I always include a nonfiction unit in my Introduction to Literature classes. You may have noticed that many anthologies leave out nonfiction as a genre, which is a real shame. There’s so much potential to investigate literary techniques within nonfiction, and including it on the syllabus does some work of legitimizing what’s come to be known as the “fourth genre.” I’ve played around with teaching speeches, letters, and essays in nonfiction units, but this semester I decided to teach a longer work. My class has been working through the nuances of point of view since midsemester and recently we’ve been investigating the masterful use of 3rd person omniscient in Truman Capote’s In Cold Blood. I’ve taught this book in two creative writing classes before, but this is my first time teaching it in a literature course and it’s incited productive and energetic discussions, especially as the end of the semester draws near. In my class we’ve just finished discussing point of view in Nella Larsen’s Passing and Charlotte Perkins Gilman’s “The Yellow Wallpaper” so point of view in In Cold Blood is a natural step for us.
For the remainder of this post I’ll include some background info about the book, links to resources I’ve used, and exercises I’ve tried out with my classes in case you want to give it a try in your classrooms.
Before diving into the text I give students a brief background on Capote, who, before writing In Cold Blood, was known for his essays, travel writing, and fiction, including Breakfast at Tiffany’s, which students may have heard of already. In 1959, Capote read a brief newspaper article about the brutal killings of the Clutter family in Kansas and decided to investigate. There is A LOT to know about Capote’s involvement with the investigation, the murderers, and his biases towards the story. However, I’d recommend letting students discover Capote’s bias in the text instead of planting this idea in students’ minds. In previous classes I’d made the mistake of telling them too much too early and it took away some of the debate that can happen if you let that conversation develop naturally.
In Cold Blood was first published serially in four parts in The New Yorker magazine in 1965, and then was released months later as a book. I introduce my students to this idea of serial publishing and have them pay attention to it since the book is segmented into four very different parts. The novel follows the investigation of the Clutter murder, their murderers, Perry Smith and Richard Hickock, and the sentencing of the murders after trial. At the time of publication, America under President Lyndon Johnson significantly increased its commitment to the Vietnam War. The time period is important to establish upfront, as American society is moving from 1950s culture of conformity into 1960s culture of paranoia, fear, and rebellion. Since the murders take place in 1959 they work as a metaphorical tipping point in American culture.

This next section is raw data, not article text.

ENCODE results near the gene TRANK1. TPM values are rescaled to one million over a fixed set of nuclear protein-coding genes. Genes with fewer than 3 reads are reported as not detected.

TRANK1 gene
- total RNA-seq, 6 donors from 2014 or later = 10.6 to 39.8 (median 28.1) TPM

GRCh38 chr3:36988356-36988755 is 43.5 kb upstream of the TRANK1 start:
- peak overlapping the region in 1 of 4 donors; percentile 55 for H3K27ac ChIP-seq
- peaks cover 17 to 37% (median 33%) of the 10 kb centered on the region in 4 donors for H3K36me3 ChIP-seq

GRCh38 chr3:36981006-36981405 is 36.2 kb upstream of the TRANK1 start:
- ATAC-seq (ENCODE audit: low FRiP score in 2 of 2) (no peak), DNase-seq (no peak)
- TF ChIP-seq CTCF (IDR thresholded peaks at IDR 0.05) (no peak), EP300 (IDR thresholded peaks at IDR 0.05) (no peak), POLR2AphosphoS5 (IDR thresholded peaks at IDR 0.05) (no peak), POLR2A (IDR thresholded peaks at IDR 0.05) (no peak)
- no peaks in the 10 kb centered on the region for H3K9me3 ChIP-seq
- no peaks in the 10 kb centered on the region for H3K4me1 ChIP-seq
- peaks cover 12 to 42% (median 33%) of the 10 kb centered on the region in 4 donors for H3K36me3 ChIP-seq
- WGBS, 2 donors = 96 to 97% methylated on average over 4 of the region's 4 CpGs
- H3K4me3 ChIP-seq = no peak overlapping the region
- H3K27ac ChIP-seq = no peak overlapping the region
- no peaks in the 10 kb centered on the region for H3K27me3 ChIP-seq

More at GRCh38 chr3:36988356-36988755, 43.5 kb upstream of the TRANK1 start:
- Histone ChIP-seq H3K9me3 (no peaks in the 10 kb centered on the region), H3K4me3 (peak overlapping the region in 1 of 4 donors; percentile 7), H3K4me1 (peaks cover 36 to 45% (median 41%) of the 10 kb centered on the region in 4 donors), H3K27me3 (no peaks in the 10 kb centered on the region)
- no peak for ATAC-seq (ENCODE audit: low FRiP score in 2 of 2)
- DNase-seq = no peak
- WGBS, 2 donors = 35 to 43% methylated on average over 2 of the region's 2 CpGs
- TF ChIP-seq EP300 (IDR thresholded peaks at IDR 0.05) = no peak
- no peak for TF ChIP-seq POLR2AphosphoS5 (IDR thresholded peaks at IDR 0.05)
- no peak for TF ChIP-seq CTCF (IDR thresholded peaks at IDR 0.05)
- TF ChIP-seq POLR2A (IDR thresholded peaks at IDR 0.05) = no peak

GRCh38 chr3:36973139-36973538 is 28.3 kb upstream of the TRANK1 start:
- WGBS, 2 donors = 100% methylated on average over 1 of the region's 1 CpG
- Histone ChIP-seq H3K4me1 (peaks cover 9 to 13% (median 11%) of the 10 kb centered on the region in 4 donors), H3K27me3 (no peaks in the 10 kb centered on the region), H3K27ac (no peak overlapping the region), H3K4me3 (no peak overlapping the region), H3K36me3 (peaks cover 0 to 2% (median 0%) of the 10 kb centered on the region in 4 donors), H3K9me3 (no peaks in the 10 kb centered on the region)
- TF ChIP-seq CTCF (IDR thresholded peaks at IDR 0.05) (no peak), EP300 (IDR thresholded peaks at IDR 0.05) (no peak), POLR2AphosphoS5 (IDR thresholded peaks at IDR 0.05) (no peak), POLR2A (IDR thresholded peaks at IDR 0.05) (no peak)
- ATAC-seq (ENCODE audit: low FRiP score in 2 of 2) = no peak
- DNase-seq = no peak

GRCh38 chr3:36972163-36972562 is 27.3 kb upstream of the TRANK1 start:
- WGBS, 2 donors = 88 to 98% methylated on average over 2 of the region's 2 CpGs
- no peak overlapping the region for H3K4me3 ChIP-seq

THE NONFICTION NOVEL
As Capote would have been happy to tell anyone who would listen, he claimed that he invented an entirely new form of writing with this book, which was the nonfiction novel. I have students think about their expectations for nonfiction and for the novel and how Capote has combined those expectations into the conventions of a single text. As Capote described it, the nonfiction novel is “a narrative form that employed all the techniques of fictional art but was nevertheless immaculately factual.”
TRUE CRIME GENRE
Students are usually familiar with the True Crime genre, even if they don’t know it by name. On the first day of class we discuss what other True Crime stories they know, and most have watched or listened to the recently popular Serial or Making a Murderer. It’s worthwhile spending time examining our fascination with the alleged murderers of these stories and I also point out criticisms that both series have received: while the alleged murderers are investigated extensively, we often forget about the victims of the crimes. The same thing happens to the Clutter victims in In Cold Blood, and it’s important for students to recognize and analyze the ethical complications that come along with their reading/watching in the true crime genre.
POINT OF VIEW